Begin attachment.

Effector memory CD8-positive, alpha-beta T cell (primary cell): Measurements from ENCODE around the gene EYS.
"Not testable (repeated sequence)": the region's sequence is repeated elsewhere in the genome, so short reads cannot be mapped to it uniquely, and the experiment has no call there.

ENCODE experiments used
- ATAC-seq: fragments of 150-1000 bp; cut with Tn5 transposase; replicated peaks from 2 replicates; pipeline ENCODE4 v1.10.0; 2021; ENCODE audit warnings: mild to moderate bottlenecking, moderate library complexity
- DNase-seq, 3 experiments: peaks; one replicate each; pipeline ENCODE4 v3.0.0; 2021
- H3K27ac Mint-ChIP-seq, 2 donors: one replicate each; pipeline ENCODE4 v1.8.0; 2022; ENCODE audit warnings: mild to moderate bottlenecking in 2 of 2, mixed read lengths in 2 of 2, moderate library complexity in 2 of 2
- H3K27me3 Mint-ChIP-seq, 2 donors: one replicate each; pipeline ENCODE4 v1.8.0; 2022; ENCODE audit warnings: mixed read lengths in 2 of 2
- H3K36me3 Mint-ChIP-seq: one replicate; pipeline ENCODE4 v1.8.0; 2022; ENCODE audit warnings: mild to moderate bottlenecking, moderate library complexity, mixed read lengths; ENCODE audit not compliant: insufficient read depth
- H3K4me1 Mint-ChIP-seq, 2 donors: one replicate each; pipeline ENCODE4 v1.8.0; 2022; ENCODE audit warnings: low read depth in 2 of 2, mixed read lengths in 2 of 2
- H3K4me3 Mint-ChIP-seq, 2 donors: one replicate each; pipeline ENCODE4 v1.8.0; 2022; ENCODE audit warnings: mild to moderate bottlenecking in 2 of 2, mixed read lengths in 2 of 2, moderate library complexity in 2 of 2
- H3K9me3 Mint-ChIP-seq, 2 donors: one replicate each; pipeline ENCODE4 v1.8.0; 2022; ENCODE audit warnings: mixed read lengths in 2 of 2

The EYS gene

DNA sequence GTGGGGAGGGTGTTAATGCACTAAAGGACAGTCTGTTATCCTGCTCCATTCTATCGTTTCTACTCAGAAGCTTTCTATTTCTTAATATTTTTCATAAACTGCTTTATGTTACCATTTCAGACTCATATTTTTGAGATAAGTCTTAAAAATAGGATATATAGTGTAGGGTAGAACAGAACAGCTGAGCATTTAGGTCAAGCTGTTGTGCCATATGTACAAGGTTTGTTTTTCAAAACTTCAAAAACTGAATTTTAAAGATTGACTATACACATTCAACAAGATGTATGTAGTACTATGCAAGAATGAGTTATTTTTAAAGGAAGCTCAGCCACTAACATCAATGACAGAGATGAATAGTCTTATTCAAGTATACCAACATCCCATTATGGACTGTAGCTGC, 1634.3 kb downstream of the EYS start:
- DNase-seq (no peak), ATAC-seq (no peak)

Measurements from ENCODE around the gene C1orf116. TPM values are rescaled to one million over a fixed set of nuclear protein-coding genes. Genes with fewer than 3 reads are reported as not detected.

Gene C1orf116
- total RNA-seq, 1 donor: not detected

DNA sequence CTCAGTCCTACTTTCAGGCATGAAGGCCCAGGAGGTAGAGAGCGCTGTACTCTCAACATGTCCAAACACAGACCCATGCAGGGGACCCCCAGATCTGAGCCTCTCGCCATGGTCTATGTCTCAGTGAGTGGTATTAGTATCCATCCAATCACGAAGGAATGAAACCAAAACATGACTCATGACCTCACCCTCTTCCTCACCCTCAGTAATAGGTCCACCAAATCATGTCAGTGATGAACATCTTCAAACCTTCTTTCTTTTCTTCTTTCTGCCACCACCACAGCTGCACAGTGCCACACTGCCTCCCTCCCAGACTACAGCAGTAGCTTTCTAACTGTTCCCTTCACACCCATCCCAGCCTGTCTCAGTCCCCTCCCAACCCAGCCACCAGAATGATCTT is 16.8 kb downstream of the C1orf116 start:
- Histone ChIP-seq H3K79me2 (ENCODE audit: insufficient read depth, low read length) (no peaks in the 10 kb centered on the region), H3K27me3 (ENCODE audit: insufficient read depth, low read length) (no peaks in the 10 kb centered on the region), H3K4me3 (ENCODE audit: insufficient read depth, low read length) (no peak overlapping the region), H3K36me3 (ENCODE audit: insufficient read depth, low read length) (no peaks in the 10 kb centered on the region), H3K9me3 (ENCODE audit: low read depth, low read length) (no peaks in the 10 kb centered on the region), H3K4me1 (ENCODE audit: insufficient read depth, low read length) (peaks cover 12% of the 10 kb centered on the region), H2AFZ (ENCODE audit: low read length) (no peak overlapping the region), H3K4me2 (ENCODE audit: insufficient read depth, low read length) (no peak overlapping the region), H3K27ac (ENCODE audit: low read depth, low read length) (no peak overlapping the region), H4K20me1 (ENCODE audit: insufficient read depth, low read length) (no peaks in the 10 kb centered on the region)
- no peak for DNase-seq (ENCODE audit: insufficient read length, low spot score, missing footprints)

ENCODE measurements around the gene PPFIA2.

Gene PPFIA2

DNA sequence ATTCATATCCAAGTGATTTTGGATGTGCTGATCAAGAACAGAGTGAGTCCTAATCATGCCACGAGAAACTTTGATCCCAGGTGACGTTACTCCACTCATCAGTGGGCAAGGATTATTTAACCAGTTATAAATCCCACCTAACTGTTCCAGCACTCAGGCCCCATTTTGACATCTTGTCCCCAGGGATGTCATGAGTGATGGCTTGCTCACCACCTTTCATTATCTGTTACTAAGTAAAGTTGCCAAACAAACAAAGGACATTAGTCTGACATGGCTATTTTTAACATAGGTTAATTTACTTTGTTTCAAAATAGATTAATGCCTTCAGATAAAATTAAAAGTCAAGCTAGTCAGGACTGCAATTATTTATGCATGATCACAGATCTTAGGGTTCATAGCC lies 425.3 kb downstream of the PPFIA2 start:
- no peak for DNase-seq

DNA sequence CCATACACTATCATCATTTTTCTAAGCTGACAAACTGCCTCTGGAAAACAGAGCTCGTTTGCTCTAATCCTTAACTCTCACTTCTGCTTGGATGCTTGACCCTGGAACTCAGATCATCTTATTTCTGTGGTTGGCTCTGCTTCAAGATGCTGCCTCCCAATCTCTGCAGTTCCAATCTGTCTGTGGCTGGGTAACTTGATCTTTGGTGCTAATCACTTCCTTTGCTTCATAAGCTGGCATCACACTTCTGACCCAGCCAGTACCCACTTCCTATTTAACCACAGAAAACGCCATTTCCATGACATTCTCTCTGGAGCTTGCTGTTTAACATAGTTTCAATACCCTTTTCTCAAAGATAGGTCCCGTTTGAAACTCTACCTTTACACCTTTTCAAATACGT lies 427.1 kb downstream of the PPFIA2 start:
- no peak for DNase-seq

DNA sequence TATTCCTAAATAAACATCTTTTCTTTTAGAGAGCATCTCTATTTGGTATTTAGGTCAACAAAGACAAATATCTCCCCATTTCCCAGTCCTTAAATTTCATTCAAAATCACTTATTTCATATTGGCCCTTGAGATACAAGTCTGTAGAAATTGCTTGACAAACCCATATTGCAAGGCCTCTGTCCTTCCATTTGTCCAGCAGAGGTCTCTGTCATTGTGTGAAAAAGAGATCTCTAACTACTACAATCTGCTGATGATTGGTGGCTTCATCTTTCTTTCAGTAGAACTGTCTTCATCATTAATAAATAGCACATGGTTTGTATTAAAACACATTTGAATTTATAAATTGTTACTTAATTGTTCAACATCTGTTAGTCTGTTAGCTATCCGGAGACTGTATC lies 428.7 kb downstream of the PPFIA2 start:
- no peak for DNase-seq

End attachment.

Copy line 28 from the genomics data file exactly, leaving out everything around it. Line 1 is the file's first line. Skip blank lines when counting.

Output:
- no peak for DNase-seq